Betting the planet on IT
The national missile defense (NMD) system, a $36 billion proj-ect to build
an ultrahigh-tech intercontinental ballistic missile shooting gallery,
faces a crucial technical test this week. The July 7 exercise, which involves
intercepting a Minuteman II missile using a complex space-based warning
system, will go a long way toward determining the fate of the politically
charged project. But it will also say a lot about whether today's information
and telecommunications technology is ready and reliable enough to "bet the
country on," as one critic says in our cover story this week.
Certainly the challenge is technically breathtaking. Ground- and space-based
sensors and tracking systems would have to work seamlessly to detect the
equivalent of a fast-moving nuclear golf ball high over Seattle — from hundreds
of miles away. Without any electronic countermeasures to confuse the system,
that would be difficult enough. But NMD would have to discriminate a real
threat from among a throng of decoys and other disguised systems.
Is our information technology — and the management systems that bind
it together — really trustworthy under such circumstances? Probably not.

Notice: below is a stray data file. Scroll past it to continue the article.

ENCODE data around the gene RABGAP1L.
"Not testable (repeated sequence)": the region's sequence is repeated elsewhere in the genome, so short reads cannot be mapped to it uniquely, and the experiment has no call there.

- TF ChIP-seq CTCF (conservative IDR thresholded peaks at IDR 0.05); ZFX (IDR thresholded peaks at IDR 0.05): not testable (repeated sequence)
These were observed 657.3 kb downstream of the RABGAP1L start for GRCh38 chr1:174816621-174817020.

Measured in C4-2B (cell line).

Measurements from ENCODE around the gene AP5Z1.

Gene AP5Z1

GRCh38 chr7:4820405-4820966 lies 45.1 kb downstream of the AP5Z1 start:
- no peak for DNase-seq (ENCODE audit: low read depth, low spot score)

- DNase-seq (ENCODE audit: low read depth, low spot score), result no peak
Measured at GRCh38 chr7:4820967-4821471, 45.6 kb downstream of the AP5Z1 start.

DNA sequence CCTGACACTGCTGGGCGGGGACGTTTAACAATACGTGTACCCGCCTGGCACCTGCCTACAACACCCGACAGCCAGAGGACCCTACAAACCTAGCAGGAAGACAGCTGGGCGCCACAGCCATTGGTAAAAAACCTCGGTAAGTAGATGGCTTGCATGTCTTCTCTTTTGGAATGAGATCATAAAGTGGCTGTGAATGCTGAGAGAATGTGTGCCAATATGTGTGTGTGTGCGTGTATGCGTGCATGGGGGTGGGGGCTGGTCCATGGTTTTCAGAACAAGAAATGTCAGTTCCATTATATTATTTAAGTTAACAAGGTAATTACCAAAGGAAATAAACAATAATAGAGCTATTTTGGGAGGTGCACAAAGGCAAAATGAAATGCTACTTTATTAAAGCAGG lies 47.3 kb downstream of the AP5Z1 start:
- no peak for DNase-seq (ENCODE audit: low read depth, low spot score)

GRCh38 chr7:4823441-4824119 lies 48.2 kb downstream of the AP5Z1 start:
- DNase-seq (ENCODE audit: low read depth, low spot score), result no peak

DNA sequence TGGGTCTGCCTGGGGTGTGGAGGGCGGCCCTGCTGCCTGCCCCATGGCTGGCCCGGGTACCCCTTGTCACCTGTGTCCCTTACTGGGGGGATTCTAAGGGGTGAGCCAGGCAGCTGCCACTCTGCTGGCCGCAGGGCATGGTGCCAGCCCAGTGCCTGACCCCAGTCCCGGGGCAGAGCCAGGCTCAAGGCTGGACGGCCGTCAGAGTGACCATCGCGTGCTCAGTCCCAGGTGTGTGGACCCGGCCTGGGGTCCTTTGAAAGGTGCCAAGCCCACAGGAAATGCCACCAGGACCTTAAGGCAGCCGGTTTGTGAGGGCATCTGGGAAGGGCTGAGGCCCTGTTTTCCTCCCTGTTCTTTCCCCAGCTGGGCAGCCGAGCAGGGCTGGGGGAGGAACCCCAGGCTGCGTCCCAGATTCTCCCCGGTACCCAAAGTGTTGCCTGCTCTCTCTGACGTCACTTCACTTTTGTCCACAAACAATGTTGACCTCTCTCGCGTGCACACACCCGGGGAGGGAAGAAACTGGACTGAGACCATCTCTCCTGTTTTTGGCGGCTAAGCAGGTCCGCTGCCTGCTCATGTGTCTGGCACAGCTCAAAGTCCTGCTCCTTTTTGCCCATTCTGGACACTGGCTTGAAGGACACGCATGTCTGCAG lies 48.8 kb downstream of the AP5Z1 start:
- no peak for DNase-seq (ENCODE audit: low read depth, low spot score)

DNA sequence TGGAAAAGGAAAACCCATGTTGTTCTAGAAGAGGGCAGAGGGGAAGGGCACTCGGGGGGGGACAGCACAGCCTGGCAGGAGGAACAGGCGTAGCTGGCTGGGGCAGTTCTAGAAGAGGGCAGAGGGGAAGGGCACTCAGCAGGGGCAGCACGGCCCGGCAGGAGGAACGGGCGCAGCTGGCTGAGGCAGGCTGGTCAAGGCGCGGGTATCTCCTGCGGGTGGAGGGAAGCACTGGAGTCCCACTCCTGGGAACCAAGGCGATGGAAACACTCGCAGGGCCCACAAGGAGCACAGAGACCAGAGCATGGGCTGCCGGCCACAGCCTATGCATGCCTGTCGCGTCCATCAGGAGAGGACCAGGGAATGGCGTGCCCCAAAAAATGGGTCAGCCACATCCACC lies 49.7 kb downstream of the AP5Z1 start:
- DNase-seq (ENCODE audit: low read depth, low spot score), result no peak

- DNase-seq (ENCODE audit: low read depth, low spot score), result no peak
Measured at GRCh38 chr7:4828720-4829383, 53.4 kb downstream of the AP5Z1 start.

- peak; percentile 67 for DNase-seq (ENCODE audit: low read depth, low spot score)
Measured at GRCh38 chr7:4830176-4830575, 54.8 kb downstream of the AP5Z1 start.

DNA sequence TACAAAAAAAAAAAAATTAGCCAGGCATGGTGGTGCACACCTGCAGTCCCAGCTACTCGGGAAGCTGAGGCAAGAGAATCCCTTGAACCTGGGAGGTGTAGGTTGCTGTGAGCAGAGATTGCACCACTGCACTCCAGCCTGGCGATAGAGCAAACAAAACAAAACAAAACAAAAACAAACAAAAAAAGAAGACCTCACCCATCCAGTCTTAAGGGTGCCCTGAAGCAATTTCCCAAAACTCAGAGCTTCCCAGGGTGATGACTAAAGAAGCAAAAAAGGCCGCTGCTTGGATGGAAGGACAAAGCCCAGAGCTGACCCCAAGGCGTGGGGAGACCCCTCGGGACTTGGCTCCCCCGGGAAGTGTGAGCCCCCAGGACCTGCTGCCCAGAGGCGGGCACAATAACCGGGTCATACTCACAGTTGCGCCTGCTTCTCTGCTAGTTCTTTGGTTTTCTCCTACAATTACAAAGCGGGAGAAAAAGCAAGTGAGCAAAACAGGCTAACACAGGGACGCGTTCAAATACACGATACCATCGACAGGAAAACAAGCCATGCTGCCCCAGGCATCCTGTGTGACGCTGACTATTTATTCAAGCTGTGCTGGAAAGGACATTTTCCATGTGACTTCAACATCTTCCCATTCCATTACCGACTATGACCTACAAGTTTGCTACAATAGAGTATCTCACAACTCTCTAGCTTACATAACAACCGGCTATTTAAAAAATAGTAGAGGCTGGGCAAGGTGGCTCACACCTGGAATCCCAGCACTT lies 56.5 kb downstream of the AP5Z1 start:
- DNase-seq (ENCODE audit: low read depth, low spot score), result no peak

As in the realm of network security, a more fiendish countermeasure is always
in the making. So the system is never likely to be fail-safe.
We have also learned from our experience with modernizing the nation's
air traffic control system that, at least at present, even the top guns
in the technology field have trouble developing and managing billion-dollar
software projects. NMD, like air traffic control systems, requires integrating
multiple systems — with each link, like each system, representing another
potential point of failure. Even a positive outcome Friday leaves the possibility
for plenty of failures in the future.
NMD represents a powerful stake in the arms control debate. And though
it may not be a hard shield, it could provide a layer of insurance against
an actual attack. But NMD should not be considered an effective, reliable
application of information technology. That's a view that will only backfire.